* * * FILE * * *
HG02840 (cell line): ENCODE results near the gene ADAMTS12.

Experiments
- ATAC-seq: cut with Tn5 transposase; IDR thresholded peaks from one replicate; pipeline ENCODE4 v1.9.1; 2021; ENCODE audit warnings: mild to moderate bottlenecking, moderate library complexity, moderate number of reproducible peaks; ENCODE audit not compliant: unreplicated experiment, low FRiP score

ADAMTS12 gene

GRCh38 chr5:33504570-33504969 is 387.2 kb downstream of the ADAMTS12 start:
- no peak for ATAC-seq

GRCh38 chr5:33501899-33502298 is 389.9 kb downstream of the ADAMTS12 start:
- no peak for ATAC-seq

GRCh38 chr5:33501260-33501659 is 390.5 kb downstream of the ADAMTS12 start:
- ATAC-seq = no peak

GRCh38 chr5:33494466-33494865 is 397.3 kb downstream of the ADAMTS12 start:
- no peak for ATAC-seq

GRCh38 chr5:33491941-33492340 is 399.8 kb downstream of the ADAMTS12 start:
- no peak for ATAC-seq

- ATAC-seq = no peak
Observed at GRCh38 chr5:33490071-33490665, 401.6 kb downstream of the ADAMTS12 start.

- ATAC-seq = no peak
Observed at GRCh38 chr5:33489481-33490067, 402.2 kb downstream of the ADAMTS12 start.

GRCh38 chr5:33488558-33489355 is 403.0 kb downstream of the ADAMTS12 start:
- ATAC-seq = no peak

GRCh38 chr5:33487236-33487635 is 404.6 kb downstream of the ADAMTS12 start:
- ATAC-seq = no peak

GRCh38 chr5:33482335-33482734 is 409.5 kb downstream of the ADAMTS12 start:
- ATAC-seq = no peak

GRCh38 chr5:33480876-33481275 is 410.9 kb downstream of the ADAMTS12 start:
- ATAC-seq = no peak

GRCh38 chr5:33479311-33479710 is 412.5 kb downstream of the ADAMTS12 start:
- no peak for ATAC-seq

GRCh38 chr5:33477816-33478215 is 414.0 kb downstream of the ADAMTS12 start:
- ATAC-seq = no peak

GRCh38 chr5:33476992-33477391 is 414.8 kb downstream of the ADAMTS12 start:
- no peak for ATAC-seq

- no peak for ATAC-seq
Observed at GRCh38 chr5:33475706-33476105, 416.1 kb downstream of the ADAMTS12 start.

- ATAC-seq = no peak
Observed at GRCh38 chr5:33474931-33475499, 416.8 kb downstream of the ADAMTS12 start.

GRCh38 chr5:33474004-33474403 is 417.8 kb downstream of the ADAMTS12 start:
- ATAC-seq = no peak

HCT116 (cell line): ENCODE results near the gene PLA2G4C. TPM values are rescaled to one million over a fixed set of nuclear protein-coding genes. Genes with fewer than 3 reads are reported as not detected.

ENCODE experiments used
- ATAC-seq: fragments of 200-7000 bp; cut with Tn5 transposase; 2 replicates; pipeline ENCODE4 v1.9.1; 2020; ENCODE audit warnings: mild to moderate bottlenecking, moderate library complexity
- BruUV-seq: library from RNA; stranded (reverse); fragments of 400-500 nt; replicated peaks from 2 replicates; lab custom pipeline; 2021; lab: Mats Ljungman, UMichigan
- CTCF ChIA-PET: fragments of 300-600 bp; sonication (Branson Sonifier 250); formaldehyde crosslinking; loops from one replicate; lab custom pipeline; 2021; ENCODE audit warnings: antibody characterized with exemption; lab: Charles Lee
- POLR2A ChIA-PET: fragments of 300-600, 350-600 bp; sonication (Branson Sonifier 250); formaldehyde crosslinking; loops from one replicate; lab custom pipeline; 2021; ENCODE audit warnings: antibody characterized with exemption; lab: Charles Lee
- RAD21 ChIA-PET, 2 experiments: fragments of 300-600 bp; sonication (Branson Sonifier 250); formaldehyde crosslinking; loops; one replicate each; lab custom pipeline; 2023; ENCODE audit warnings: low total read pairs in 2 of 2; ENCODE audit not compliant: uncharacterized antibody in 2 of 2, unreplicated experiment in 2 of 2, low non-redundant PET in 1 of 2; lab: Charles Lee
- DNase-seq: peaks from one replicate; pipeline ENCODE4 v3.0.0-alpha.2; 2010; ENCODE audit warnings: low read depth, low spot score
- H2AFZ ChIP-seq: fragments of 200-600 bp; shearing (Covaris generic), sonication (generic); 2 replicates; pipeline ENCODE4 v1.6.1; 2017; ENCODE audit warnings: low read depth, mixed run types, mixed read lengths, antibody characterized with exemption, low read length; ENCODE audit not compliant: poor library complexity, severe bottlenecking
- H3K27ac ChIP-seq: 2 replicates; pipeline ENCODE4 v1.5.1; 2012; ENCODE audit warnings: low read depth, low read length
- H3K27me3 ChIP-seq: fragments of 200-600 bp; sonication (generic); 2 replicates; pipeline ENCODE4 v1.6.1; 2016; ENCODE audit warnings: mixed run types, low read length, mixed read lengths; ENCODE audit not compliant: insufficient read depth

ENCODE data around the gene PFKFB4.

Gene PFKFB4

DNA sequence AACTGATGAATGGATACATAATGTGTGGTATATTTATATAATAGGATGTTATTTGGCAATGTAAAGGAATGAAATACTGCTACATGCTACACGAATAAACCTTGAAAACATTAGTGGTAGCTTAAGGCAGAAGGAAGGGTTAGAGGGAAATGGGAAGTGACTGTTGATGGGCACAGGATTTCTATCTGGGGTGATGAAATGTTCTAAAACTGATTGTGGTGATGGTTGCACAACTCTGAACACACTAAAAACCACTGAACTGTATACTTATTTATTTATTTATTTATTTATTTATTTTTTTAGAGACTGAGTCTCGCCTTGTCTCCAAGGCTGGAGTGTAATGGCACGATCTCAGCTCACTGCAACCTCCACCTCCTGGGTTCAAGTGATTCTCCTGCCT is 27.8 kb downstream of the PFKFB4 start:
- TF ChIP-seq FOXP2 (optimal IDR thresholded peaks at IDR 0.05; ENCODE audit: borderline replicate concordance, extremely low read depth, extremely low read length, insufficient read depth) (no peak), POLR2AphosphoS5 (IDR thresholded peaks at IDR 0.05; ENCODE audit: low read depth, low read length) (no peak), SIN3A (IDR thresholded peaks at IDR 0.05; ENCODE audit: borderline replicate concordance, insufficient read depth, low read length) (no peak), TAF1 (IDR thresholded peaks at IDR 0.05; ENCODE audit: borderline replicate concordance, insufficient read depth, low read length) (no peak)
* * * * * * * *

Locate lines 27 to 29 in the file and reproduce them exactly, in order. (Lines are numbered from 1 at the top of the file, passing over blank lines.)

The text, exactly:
GRCh38 chr5:33479311-33479710 is 412.5 kb downstream of the ADAMTS12 start:
- no peak for ATAC-seq

GRCh38 chr5:33477816-33478215 is 414.0 kb downstream of the ADAMTS12 start: